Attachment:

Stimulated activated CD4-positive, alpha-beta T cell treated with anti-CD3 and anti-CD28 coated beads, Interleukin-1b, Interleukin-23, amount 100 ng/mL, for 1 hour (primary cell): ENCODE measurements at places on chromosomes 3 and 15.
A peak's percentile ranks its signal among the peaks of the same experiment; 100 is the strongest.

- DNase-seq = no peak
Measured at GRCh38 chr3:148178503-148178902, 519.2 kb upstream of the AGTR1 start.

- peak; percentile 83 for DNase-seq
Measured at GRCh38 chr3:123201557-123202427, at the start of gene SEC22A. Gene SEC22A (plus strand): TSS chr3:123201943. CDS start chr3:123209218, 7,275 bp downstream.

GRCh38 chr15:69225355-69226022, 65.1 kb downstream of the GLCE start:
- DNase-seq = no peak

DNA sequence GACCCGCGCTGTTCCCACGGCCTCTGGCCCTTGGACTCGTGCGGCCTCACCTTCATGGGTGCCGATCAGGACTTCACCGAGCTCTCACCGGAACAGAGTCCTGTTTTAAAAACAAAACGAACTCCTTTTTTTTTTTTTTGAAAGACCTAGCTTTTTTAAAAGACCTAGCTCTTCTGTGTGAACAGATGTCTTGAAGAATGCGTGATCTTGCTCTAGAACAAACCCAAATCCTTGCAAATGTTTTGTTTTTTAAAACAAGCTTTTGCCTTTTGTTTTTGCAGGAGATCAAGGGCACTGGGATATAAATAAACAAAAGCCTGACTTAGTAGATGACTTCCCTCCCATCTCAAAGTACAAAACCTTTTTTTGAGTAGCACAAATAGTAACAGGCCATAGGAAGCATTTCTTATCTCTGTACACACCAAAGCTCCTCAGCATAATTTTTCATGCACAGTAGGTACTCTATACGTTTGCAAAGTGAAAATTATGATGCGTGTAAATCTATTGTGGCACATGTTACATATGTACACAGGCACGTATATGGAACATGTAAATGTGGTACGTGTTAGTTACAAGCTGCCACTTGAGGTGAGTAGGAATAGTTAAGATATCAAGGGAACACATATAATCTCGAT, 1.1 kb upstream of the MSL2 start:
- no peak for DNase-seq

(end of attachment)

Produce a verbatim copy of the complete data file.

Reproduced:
Stimulated activated CD4-positive, alpha-beta T cell treated with anti-CD3 and anti-CD28 coated beads, Interleukin-1b, Interleukin-23, amount 100 ng/mL, for 1 hour (primary cell): ENCODE measurements at places on chromosomes 3 and 15.
A peak's percentile ranks its signal among the peaks of the same experiment; 100 is the strongest.

- DNase-seq = no peak
Measured at GRCh38 chr3:148178503-148178902, 519.2 kb upstream of the AGTR1 start.

- peak; percentile 83 for DNase-seq
Measured at GRCh38 chr3:123201557-123202427, at the start of gene SEC22A. Gene SEC22A (plus strand): TSS chr3:123201943. CDS start chr3:123209218, 7,275 bp downstream.

GRCh38 chr15:69225355-69226022, 65.1 kb downstream of the GLCE start:
- DNase-seq = no peak

DNA sequence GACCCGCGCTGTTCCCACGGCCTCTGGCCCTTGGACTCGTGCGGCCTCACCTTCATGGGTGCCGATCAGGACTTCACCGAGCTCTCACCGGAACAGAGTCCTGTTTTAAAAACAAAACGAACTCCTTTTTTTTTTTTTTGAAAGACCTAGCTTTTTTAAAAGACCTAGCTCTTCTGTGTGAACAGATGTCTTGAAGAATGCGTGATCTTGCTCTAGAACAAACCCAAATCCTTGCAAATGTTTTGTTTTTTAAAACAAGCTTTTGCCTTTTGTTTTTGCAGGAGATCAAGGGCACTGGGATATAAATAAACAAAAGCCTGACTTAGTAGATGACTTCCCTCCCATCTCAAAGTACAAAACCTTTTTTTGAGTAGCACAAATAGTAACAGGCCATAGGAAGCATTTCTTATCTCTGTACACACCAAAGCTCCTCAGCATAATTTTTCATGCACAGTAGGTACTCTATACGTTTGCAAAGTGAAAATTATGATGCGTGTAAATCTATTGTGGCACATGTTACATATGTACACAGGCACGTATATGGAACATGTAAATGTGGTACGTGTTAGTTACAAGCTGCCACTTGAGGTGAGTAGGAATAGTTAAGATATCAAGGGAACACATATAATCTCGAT, 1.1 kb upstream of the MSL2 start:
- no peak for DNase-seq